Registered User ian408's Avatar
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    Dave/Doug,

    Those dudes are awesome! In some small way, it's like that
    big kick in the butt to get you going.

    Nice tail and post the photos if you got 'em!

    Thanks,
    Ian

  6. #6
    Turbo Fluffy-NY Chapter SNOONE's Avatar
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    I lived in Crested Butte as a ski bum in the mid 70's and I applaud your adventure. I've had a hard time hiking to some of the places you have described. Very rugged terrain .
    2002 1150GS



    "Some people will tell you that slow is good - and it may be, on some days - but I am here to tell you that fast is better. I've always believed this, in spite of the trouble it's caused me. Being shot out of a cannon will always be better than being squeezed out of a tube. That is why God made fast motorcycles, Bubba...." Dr. Hunter S. Thompson

    "They're not the best at what they do, they're the only ones that do what they do"- Bill Graham

  7. #7
    Airhead GS convert...
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    Hi all,

    Got some photos online of this adventure.

    Bear in mind most of these were taken with an Instamatic, are almost 24 years old, and I wasn't into photography back then.

    The others that are more clear and sharp (the Mill, Crystal main drag, and the Schofield Pass road itself), were taken with good gear a few years later. Nothing had changed, and the better pics give a more accurate view of what coming down that mountain was like.

    Me, Pike's Peak, 17 y/o and exhuberant. Not much has changed since then, I'm no smarter. Just more experienced, riding a bigger bike now, and I have less hair:


    My brother Ken and I, before visiting the ghost towns:


    This after Tincup Pass:


    River crossing with the 650, just before startign down the tough part:


    The Schofield Pass road, from the bottom looking up. Yes, that's really it, it's not a joke. In a 4WD going up, it's really something:


    Main drag of Crystal, CO:


    The Deadhorse Mill, at Crystal CO:


    That's it for now, back to lurk mode for a bit.

    I do wonder, though... why do the two most memorable m/c trips I ever took both involve crashes?

    Best,
    Doug Grosjean
    Luckey, Ohio
    douggrosjean@wcnet.org
    Last edited by Doug Grosjean; 01-13-2004 at 01:53 AM.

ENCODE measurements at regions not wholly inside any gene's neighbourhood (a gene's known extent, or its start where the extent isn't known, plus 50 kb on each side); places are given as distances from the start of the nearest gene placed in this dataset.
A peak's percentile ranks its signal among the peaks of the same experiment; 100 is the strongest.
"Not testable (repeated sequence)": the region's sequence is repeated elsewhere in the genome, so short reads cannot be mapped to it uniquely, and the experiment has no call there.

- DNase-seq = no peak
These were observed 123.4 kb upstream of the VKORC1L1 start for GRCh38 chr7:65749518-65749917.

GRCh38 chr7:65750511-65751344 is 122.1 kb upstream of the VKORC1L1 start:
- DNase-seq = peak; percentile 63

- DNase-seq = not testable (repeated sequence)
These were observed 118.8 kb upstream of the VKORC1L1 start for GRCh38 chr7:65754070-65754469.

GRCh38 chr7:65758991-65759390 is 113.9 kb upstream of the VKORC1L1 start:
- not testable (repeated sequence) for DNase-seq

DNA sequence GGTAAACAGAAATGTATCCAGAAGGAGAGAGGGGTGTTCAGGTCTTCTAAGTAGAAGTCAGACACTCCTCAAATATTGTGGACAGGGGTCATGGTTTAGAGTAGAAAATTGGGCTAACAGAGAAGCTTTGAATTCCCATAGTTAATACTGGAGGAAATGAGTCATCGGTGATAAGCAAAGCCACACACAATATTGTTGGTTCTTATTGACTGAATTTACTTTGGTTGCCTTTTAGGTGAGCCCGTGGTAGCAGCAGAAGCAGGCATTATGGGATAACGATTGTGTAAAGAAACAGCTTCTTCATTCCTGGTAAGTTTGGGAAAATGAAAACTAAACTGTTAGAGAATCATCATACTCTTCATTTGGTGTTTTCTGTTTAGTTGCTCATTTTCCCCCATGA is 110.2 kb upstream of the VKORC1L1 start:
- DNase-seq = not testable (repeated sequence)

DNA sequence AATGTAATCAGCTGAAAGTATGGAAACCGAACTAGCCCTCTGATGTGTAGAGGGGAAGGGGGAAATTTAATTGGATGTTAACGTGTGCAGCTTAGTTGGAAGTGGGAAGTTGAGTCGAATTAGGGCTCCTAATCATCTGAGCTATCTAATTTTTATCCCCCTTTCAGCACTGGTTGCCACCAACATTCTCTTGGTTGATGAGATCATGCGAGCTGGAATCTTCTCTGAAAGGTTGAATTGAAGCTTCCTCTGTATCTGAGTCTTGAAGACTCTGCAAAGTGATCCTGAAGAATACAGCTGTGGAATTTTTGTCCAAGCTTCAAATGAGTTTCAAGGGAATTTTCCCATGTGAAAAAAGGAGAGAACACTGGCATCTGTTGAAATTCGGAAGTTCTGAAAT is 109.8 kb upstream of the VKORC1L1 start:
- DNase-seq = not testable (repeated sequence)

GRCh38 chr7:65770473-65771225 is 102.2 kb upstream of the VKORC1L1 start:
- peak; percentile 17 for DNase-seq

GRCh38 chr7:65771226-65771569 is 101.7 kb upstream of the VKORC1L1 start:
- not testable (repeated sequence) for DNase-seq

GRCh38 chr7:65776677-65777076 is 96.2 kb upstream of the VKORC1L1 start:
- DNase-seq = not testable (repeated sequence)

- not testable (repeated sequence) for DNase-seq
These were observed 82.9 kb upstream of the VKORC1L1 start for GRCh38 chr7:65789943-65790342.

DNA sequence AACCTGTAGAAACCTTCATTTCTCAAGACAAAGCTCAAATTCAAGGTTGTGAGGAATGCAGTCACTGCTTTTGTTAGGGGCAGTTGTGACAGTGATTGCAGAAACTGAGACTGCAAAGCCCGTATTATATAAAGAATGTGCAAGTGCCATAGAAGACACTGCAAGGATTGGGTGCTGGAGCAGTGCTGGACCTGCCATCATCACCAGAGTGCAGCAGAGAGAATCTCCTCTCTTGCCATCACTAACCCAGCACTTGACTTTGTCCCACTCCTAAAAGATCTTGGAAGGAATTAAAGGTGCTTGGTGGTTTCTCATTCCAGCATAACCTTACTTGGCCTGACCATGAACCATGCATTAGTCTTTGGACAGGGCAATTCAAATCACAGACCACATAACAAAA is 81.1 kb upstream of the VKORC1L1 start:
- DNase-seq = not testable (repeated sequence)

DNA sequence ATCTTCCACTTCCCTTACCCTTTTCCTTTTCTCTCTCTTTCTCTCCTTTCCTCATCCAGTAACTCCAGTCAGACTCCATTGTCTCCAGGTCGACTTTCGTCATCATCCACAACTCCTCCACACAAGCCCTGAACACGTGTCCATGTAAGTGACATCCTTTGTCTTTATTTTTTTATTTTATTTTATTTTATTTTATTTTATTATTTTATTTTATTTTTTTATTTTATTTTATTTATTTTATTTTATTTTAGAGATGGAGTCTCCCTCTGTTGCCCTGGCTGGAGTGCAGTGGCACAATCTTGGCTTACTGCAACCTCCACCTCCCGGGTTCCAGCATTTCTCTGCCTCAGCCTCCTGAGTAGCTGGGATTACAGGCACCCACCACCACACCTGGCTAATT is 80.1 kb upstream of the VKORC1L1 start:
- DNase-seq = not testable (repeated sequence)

Best,
    Doug Grosjean
    Pemberville, Ohio
    douggrosjean@gmail.com

    Author of "Wheels"
    http://www.authorhouse.com/BookStore...kid~32002.aspx

  8. #8
    looking for a coal mine knary's Avatar
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    Originally posted by Doug Grosjean

    That's it for now, back to lurk mode for a bit.

    I do wonder, though... why do the two most memorable m/c trips I ever took both involve crashes?
    Hah!

    I know the feeling. My most memorable rides involve almost crashing.

    As always, good stuff. I remember that post from way back when. It's always stood out in my head. All those years of tire, oil, and "how do I beat this ticket" threads. Here and there a gem such as the one you've shared again.

    scott conary - BMW... err...umm... bikes are dangerous
    portland, oregon
    www.scottconary.com | new paintings

  9. #9
    Airhead GS convert...
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    Hi Scott,

    I know what you mean about endless re-runs of oil, tires, and whatever other common issues a particular bike has.

    Up-side is that consumers that sub to a list or forum can quickly have acces to more biek data than the dealers did before the Net.

    Down-side is it gets monotonous sometimes.

    On the tire and oil threads, I just don't post. It gets too much like a holy war, with the least-knowledgeable quoting magazines to justify why they spent the big money on *their* preference. And in the end, nobody changes anybody else's mind anyway.

    Well, I did post on an oil thread once.

    There was an oil thread going round, and as it happened I'd just changed my oil. On the way home from the shop, I ran into an old farmer pumping oil out of the ground into a 1950-something beat-up tank truck, hung with him for an hour or so, and we talked about oil. Just the basics, where it comes from, how to get it, etc.

    That was a grin, doing something different.

    I've included that incident in my book, and I need to go visit that old farmer and see about a photo of his truck, or him. The photo would really accent the words, words can only do so much....
    Best,
    Doug Grosjean
    Pemberville, Ohio
    douggrosjean@gmail.com

    Author of "Wheels"
    http://www.authorhouse.com/BookStore...kid~32002.aspx

  10. #10
    Focused kbasa's Avatar
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    Hey Doug,

    I replaced all the /url tags with IMG tags and now the pictures are shown in your post.

    Those are cool!

    Dave
    Dave Swider
    Marin County, CA

    Some bikes. Some with motors, some without.

  11. #11
    Airhead GS convert...
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    Hi Dave,

    <<<< I replaced all the /url tags with IMG tags and now the pictures are shown in your post.